Experts say Canadian milk is among the most expensive in the advanced world, so when U.S. President Donald Trump set his sights on Canadian dairy, many Canadians saw an opportunity to finally open up their country’s market and get cheaper milk.
But liberalizing the dairy industry’s protections may come at a price.
“I’ve seen estimates — robust, credible estimates — that maybe a third of Canadian farms would basically go out of business,” Daniel Schwanen, vice-president of research at the C.D. Howe Institute, told Yahoo Canada News. Those projections may be hard for some Canadians to stomach, even if they do want cheaper milk. Today, Canada has 13,000 dairy farms and a 33 per cent reduction would drop that total below 10,000.
“Revenues would go down, but the question is would that make farms unprofitable? Well, not if they invest in new machinery, more modern facilities,” Schwanen explained, adding that Canada can learn from others. “When Australia liberalized its milk market, it had a major program to modernize the farms.”
The dairy industry has also been in decline for decades and opening up the market to outside imports could trim the fat off of dairy farms, keeping only the most profitable operations in business.
Even if the Canadian and U.S. governments are unable to reach an agreement on the dairy industry, Schwanen said Ottawa should still consider liberalization, and much can be learned from Australia and New Zealand. Following deregulation, New Zealand became the world’s largest exporter of milk, supplying 32 per cent of the globally-traded milk market.
Canada could do the same, although it should be noted that milk prices in New Zealand became the highest among major dairy producing nations once it shifted to export-oriented dairy production, leading to a parliamentary inquiry and a review of regulations there.
‘No such thing as a free market’
Polling by Canadian Business magazine in 2013 suggests 81 per cent of Canadians agree the domestic dairy and poultry industries are worth protecting, and 58 per cent of respondents said they were willing to pay more for those products to protect Canadian industries.
Canadians concerned about protecting their country’s economic sovereignty see the U.S. attempt to sell their milk in Canada as furthering the erosion of economic independence. And owing to the vastly different scales of their economies, U.S. dairy farmers vastly outproduce Canadian dairy farmers, part of the reason why U.S. farmers have had to dump 162 million litres (43 million gallons) of milk in the first eight months of 2016, according to the Wisconsin Farmers Union.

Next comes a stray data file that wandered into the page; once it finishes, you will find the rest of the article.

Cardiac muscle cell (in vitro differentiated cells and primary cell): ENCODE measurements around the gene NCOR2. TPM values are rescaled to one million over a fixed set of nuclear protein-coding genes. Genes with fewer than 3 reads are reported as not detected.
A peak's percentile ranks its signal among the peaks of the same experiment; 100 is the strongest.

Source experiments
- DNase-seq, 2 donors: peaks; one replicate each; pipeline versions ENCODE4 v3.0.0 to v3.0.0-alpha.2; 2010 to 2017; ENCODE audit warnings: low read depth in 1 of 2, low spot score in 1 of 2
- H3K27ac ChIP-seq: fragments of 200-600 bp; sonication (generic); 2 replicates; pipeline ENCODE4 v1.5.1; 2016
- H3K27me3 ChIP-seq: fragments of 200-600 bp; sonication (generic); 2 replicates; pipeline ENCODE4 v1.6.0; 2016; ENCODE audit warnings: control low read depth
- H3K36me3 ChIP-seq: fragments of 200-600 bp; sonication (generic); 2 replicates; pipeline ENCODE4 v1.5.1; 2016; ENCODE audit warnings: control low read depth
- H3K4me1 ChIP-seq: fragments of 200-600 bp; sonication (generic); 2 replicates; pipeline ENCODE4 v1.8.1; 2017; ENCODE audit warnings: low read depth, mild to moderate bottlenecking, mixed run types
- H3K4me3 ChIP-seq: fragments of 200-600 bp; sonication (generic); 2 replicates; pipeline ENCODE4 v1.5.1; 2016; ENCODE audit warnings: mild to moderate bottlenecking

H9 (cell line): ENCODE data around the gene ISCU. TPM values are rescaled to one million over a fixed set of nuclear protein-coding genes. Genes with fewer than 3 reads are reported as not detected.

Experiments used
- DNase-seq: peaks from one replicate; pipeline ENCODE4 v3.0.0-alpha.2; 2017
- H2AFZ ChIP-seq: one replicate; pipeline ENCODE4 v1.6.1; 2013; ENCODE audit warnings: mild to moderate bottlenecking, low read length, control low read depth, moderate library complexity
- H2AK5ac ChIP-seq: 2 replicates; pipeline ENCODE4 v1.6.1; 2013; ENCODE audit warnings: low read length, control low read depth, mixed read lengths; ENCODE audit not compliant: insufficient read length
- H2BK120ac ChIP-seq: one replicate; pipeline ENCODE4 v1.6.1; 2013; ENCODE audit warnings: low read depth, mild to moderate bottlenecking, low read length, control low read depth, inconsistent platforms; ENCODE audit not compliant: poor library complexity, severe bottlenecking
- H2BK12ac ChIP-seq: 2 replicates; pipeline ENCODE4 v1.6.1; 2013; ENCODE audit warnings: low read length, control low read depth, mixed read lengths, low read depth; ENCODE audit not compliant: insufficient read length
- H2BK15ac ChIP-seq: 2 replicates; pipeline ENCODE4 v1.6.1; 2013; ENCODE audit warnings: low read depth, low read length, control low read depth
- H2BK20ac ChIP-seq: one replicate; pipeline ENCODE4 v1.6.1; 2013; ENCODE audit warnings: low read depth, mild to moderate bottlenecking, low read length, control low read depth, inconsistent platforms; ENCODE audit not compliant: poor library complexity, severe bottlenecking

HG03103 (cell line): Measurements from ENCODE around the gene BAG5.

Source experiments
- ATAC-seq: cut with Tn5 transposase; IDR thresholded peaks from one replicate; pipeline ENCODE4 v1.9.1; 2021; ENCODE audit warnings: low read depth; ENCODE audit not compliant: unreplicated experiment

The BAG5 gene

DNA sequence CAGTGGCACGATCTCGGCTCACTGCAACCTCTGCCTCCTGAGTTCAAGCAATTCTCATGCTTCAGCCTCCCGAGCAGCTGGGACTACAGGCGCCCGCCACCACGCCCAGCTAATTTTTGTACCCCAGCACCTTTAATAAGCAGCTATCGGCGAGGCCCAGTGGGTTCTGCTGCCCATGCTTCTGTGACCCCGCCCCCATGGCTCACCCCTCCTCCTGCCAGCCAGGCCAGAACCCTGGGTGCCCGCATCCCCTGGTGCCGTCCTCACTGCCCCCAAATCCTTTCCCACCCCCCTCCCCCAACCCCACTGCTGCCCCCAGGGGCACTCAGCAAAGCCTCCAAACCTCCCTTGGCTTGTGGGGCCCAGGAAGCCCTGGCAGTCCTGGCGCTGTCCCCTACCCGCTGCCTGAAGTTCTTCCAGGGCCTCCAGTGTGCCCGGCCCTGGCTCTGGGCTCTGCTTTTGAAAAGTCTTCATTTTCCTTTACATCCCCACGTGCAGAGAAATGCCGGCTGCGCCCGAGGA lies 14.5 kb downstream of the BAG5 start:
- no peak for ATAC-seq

“There is no such thing as a free market, somebody controls the market,” said Bruce Muirhead, a professor and associate vice-president of external research at the University of Waterloo, echoing remarks made last week by Prime Minister Justin Trudeau. “In the U.S., it’s the supermarkets or the big food processing companies. So somebody is always regulating the market.”
The advantage of a farmer-regulated supply management system is that it neutralizes the risk of price fluctuations, allowing them to plan for the long term in a tough industry, Muirhead explained. “Our system is regulated by Canadian farmers, not for their own benefit, but rather it’s regulated to allow them to survive in a really cut-throat agricultural world,” he said.
“I would have my doubts about letting us ditch supply management because it’s somehow going to automatically equate to lower prices for consumers,” said Brent Patterson, political director at the Council of Canadians think tank. “It’s ultimately about how business can profit from a new arrangement.”
Potential to sell milk overseas
The supply management system helps mitigate some of the market fluctuations, but the decline still continued in line with global trends. When the supply management system was set up in 1970, there were around 145,000 dairy farms in Canada, according to The Globe and Mail. Today, there are 13,000 farms receiving support, but the system ensures stability missing in other dairy markets, according to Muirhead.
Dropping the supply management system would allow Canadian dairy farmers to export their product overseas, particularly to countries such as China, where demand for milk has shot up in recent years. Canada’s current dairy policy prevents it from exporting to the rest of the world. Under World Trade Organization guidelines, countries that subsidize their dairy industry are effectively barred from selling its products outside its borders, according to Schwanen.
Support for Canadian milk is representative of an under-reported aspect of Canadians’ attitudes towards NAFTA, said Patterson. “What we’ve seen in polls as well is that, generally speaking, people like the idea of free trade as a concept, but when you begin to unpack the specifics of the deal, you agree that transnational corporations should have the right to sue democratically-elected governments for lost profits as a result of public interest legislation,” he said. “People don’t like that idea and then support for particular free trade agreements drops.”
But any revisions to NAFTA would provide the Canadian government with unprecedented opportunities to access previously forbidden sectors of the U.S. economy, Schwanen acknowledged.
“Canadians I think would expect something in exchange, and the government, I think in a normal course of trade negotiations, can get something in exchange,” he said.
Currently, dairy is not a part of the free trade agreement between Canada, the U.S. and Mexico. And for those keeping score, neither is lumber.